Got a blast from the past when I read “Getting aboard the Cluetrain at SXSW.” I remember the excited and sometimes contradictory arguments within the office halls of Vignette back when the Cluetrain Manifesto came out. We had just started trying to figure out what story to tell with our new partnership with Net Perceptions (hint hint – in the end, nothing). Seth Godin was pushing Permission Marketing. The idea of marking as dialog made great books, fantastic PowerPoint slides, and lucrative sales. Memories of the huge Personalization Summit that year (1999) in San Francisco comes roaring back like a bad ghost locomotive.
So how did things go off-track then, and will social networking do what personalization could not?
Personalization and dialogue failed then for some very simple reasons. First, we were all getting too rich to care about execution. Second was that business was simply not ready for marketing to switch from a monologue to a dialogue. And finally, PowerPoint-level integration does not constitute a shift in the way enterprises market and deliver.
History doesn’t repeat, but it does rhyme (Mark Twain). Back then, there WERE companies that understood markets were conversations. Dell and Southwest Airlines got it. Companies that have thriving support systems with forums got it. But what was key then, and what is key now?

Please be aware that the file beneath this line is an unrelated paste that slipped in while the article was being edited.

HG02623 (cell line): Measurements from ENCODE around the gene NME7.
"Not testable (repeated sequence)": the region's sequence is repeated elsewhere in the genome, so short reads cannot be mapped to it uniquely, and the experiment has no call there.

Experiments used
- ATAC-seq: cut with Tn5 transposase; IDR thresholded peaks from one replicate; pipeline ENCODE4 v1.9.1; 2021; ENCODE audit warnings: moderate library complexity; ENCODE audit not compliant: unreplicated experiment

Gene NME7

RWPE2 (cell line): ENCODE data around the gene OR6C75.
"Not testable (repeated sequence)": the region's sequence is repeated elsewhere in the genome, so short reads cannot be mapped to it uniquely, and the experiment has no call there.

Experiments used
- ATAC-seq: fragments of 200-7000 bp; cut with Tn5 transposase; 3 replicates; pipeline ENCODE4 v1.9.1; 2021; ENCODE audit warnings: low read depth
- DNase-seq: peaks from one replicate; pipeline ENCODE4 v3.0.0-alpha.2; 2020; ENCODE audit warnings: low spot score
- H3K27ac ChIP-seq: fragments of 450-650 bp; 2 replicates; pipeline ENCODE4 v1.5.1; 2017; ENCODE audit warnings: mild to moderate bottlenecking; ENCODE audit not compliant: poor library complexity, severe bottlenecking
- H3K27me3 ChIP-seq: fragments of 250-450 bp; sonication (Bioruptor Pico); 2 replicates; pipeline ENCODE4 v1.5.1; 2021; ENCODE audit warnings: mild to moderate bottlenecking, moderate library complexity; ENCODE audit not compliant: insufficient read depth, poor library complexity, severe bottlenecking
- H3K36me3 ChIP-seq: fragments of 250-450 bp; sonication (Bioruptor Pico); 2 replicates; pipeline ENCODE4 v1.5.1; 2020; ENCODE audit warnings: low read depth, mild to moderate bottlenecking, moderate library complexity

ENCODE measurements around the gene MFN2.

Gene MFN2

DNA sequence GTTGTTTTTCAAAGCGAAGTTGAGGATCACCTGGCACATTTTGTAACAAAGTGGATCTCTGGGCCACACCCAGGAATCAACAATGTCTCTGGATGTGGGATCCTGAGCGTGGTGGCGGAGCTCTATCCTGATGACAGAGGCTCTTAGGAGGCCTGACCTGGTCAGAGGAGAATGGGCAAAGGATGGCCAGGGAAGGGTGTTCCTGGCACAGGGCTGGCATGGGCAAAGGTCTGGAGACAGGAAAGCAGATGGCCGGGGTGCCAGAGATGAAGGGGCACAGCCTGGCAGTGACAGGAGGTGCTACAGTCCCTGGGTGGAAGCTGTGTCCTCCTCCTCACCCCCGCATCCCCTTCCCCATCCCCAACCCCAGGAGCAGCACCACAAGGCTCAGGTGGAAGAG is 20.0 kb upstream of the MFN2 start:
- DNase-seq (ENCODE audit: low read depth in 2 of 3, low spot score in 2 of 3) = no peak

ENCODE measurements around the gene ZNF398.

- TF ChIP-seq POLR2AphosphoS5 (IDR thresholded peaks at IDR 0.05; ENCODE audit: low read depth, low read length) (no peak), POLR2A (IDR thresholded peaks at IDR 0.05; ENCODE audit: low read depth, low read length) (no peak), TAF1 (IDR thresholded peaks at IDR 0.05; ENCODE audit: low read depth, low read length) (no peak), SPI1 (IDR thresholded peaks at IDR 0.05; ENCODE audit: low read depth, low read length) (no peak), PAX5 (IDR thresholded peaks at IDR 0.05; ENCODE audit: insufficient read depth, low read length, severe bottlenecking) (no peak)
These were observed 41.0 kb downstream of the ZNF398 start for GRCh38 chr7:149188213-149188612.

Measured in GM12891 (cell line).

“Discussions” cannot simply be between the corporate marketing department and the customer. Its not the latest widget or viral video. Social networking has already dramatically moved power into the hands of the customer. If you don’t believe that, piss off someone and then watch for the inevitable blog trashing you.
If markets are truly conversations, then you cannot keep most of your organization mute. Organizations must not gag their employees. Any member of the organization should be able to conduct some form of dialog with their customers, partners, and stakeholders. Until companies come up with empowering policies for blogging, social bookmarking, and social networking, then all of the software and conferences and books and webcasts will be meaningless.
Will we embrace the dialog, or continue to depend on link bait, SEO pixie dust, and widget-of-the-month efforts that lack effectiveness but keep management and marketing departments in absolute control of the the “official” conversations?
Perhaps the saddest thing about the Cluetrain Manifeso is that today, almost ten years later, the big orange box at the top of the its home page reads “This Site Declared A Read-Only Landmark.”